Las Morenas was a dive scheduled for the day before we were due to leave which sadly meant that to be on the safe side I could go do it . I was reliably informed that the dive is an excellent one as it is host to a large group of Moray Eels, which have become accustomed to divers although the diver is advised exercise great care near them. The customary Rays where present as ever to waiting to greet the diver along with a couple of exquisite cuttlefish, an ideal photographic opportunity, it is however, definitely the Morays that steal the show. Tenerife also boast's a new dive site where turtles and butterfly rays gather, a Marine Reserve with an amazing array. Set up by David Novillo to promote the fauna along the Canarian coastline, it is alleged to be a wonderful diving experience. The reserve has the backing of the University of La Laguna and is closely monitored to protect the eco system, and is destined to evolve if treated with respect.
In the final year of my diving career I went out to Tenerife with some friends and as a strictly diving holiday we opted to stay at "Tagoro Par" a resort in Costa del Silencio arranged by Graham. The private resort was quiet in winter but in many ways that was part of its charm we could dive during the day and return to the peace and quiet of the resort before changing to go out on the evening, that was after the customary check in with the family back home in the cold of the UK.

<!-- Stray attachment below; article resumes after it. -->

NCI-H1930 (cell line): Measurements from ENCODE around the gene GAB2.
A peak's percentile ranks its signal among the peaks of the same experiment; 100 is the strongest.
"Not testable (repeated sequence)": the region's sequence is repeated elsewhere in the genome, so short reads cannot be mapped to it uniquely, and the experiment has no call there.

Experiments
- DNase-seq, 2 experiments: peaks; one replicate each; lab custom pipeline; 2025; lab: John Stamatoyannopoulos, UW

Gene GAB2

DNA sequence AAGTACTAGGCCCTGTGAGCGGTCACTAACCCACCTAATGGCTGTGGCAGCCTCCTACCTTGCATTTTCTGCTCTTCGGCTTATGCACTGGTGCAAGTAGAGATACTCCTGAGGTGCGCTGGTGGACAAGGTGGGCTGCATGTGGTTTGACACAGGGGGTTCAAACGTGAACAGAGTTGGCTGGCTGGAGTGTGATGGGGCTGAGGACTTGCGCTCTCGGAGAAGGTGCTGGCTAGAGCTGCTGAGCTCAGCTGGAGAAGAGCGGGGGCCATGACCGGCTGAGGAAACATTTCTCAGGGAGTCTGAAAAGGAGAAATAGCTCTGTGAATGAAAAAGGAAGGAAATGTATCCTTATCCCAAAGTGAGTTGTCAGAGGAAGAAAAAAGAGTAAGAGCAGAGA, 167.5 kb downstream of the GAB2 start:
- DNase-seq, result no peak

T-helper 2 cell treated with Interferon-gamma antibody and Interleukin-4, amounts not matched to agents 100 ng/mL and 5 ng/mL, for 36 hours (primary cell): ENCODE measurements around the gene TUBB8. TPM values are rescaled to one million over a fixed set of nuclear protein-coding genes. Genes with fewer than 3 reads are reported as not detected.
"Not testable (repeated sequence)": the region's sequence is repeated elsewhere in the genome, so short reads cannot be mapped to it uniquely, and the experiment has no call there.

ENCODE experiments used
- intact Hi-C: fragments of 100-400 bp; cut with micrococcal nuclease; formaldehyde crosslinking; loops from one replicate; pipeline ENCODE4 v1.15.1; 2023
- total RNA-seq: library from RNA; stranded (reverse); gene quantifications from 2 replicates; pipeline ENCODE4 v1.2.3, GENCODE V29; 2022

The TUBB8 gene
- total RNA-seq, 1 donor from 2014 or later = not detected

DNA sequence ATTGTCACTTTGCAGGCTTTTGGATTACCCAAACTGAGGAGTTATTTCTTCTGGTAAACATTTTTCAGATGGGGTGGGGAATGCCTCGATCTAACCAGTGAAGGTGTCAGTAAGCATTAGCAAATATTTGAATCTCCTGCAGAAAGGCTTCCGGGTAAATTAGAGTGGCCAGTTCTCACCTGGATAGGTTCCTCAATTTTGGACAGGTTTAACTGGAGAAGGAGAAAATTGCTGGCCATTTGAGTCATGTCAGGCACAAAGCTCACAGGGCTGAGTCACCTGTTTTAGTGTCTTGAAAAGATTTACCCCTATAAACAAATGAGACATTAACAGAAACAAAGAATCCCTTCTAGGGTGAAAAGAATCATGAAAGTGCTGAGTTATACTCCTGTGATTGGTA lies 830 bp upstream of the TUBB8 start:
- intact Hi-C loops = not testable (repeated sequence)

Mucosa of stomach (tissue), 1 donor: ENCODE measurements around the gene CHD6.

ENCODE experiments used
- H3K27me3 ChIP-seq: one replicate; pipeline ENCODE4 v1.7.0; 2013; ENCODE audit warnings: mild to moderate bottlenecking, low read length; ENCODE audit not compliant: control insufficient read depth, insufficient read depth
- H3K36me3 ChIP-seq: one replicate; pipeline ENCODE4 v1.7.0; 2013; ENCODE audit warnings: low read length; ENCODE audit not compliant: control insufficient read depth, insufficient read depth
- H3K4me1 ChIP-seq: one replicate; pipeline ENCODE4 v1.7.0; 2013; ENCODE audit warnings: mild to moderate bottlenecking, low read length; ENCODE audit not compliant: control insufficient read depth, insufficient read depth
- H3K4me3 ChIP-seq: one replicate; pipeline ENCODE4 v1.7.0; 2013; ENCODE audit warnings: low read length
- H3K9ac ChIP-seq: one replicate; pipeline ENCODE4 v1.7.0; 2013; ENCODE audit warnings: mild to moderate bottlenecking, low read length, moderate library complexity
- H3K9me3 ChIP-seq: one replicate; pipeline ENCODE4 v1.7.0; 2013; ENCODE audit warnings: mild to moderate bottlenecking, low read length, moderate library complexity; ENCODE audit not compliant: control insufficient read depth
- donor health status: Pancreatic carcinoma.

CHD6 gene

The resort is conveniently placed just 15 minutes from the airport, and a short distance from Graham and Sonia's own villa / dive centre only a 5 minute walk from the sea. As in previous visits Graham kindly offered to look after our dive equipment and bring it fresh ready to wear the following day, a caring service that placed island Divers a cut above the rest.
Los Cristianos and Playa de Las Americas were easily reached by taxi or regular buses and car hire is very reasonable, but we were collected from the airport. Costa del Silencio does not have a beach, but it does have a rocky area that is great for swimming and snorkelling.
The dive centre owners Graham and Sonia have ran the centre for nineteen years in a professional yet calming way, we always found them more than approachable and it was for this reason that we chose them as our preferred dive centre on regular basis. Independent divers, were able to complete a range of courses in the warm waters of Tenerife, as Graham clearly explained its got to be a better option than diving in a quarry with more to see as well!
I hadn't realised just how outdated this website was in particular that Island Divers had ceased trading, they were the consummate professionals and as a family we looked forward to seeing the on each trip we made to the island.
© Colin Brittain 1999 - 2022